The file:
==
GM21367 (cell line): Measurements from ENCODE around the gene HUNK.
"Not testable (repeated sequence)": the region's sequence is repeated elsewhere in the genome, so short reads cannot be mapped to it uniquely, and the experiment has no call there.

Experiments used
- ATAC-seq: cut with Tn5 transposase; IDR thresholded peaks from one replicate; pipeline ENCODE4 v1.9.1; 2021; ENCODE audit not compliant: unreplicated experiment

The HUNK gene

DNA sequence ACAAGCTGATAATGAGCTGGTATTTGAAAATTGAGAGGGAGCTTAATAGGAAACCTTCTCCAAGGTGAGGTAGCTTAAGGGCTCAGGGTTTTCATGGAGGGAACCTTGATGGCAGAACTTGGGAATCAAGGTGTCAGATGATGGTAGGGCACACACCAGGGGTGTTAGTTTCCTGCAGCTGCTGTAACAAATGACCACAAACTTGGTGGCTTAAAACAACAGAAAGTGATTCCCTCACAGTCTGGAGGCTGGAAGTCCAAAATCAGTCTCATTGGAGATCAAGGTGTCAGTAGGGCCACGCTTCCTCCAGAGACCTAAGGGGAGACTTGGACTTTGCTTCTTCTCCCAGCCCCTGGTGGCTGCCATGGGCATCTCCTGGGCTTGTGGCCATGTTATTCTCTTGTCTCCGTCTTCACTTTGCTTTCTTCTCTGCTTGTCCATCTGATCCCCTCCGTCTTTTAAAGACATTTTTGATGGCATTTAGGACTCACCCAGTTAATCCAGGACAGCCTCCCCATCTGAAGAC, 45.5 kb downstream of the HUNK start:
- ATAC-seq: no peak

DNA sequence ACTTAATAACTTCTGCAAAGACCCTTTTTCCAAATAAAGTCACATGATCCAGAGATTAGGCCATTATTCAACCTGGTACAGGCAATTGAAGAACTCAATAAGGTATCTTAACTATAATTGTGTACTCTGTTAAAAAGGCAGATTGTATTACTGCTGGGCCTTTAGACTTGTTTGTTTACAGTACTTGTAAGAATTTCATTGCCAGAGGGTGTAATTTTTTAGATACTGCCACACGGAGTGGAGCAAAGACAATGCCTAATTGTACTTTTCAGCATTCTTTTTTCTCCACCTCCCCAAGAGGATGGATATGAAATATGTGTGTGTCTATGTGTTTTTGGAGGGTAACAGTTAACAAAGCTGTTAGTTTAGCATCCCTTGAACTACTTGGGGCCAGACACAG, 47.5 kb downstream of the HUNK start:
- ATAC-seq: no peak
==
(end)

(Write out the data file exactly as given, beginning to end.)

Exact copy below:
GM21367 (cell line): Measurements from ENCODE around the gene HUNK.
"Not testable (repeated sequence)": the region's sequence is repeated elsewhere in the genome, so short reads cannot be mapped to it uniquely, and the experiment has no call there.

Experiments used
- ATAC-seq: cut with Tn5 transposase; IDR thresholded peaks from one replicate; pipeline ENCODE4 v1.9.1; 2021; ENCODE audit not compliant: unreplicated experiment

The HUNK gene

DNA sequence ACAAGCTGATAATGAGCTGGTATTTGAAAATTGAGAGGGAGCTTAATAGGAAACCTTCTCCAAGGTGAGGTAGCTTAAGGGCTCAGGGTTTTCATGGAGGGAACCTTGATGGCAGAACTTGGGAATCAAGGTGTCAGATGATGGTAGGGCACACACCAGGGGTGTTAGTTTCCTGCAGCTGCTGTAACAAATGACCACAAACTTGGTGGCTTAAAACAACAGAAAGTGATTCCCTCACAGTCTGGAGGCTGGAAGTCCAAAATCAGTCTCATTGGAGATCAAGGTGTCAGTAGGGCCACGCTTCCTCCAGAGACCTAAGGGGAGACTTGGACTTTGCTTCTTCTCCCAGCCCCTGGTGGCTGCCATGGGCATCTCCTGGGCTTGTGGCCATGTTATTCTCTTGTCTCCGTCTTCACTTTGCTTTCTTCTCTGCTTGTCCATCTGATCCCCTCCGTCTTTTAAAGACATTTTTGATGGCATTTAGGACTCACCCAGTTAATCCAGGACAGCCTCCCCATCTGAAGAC, 45.5 kb downstream of the HUNK start:
- ATAC-seq: no peak

DNA sequence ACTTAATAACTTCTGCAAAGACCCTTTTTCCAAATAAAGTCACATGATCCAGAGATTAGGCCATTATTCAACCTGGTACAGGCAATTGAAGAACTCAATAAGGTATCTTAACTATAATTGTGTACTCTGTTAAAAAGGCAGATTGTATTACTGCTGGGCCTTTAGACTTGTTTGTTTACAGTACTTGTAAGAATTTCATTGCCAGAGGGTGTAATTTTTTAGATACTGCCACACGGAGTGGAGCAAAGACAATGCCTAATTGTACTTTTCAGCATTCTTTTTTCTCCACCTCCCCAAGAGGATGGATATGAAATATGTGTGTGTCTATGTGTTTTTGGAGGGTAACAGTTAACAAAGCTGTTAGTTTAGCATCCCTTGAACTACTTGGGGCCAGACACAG, 47.5 kb downstream of the HUNK start:
- ATAC-seq: no peak